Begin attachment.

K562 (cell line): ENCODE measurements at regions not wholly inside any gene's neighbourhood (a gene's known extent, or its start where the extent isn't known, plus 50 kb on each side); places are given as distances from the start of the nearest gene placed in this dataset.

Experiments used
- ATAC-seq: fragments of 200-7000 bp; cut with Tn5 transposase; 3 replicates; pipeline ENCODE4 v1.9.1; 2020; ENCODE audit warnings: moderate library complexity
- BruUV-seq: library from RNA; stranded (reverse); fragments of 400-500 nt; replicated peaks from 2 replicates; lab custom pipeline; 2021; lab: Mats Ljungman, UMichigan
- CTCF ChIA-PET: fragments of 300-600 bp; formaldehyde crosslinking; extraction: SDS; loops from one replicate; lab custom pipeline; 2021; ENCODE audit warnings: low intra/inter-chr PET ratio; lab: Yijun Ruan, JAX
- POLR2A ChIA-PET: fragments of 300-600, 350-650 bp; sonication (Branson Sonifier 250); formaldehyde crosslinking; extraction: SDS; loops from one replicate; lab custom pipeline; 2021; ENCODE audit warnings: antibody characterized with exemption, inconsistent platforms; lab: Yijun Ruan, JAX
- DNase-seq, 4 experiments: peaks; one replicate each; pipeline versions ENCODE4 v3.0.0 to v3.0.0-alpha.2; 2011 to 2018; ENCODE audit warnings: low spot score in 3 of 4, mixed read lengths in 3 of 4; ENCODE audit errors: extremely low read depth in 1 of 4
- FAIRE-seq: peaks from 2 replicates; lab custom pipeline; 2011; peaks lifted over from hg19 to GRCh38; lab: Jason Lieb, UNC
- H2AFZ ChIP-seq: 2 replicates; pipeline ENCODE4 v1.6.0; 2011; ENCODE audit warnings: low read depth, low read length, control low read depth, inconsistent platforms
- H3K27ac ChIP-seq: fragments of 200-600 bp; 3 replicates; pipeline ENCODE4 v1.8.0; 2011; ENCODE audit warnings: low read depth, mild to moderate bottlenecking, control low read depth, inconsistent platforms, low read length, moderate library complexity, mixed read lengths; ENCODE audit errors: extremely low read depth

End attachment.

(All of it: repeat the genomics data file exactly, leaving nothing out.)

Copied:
K562 (cell line): ENCODE measurements at regions not wholly inside any gene's neighbourhood (a gene's known extent, or its start where the extent isn't known, plus 50 kb on each side); places are given as distances from the start of the nearest gene placed in this dataset.

Experiments used
- ATAC-seq: fragments of 200-7000 bp; cut with Tn5 transposase; 3 replicates; pipeline ENCODE4 v1.9.1; 2020; ENCODE audit warnings: moderate library complexity
- BruUV-seq: library from RNA; stranded (reverse); fragments of 400-500 nt; replicated peaks from 2 replicates; lab custom pipeline; 2021; lab: Mats Ljungman, UMichigan
- CTCF ChIA-PET: fragments of 300-600 bp; formaldehyde crosslinking; extraction: SDS; loops from one replicate; lab custom pipeline; 2021; ENCODE audit warnings: low intra/inter-chr PET ratio; lab: Yijun Ruan, JAX
- POLR2A ChIA-PET: fragments of 300-600, 350-650 bp; sonication (Branson Sonifier 250); formaldehyde crosslinking; extraction: SDS; loops from one replicate; lab custom pipeline; 2021; ENCODE audit warnings: antibody characterized with exemption, inconsistent platforms; lab: Yijun Ruan, JAX
- DNase-seq, 4 experiments: peaks; one replicate each; pipeline versions ENCODE4 v3.0.0 to v3.0.0-alpha.2; 2011 to 2018; ENCODE audit warnings: low spot score in 3 of 4, mixed read lengths in 3 of 4; ENCODE audit errors: extremely low read depth in 1 of 4
- FAIRE-seq: peaks from 2 replicates; lab custom pipeline; 2011; peaks lifted over from hg19 to GRCh38; lab: Jason Lieb, UNC
- H2AFZ ChIP-seq: 2 replicates; pipeline ENCODE4 v1.6.0; 2011; ENCODE audit warnings: low read depth, low read length, control low read depth, inconsistent platforms
- H3K27ac ChIP-seq: fragments of 200-600 bp; 3 replicates; pipeline ENCODE4 v1.8.0; 2011; ENCODE audit warnings: low read depth, mild to moderate bottlenecking, control low read depth, inconsistent platforms, low read length, moderate library complexity, mixed read lengths; ENCODE audit errors: extremely low read depth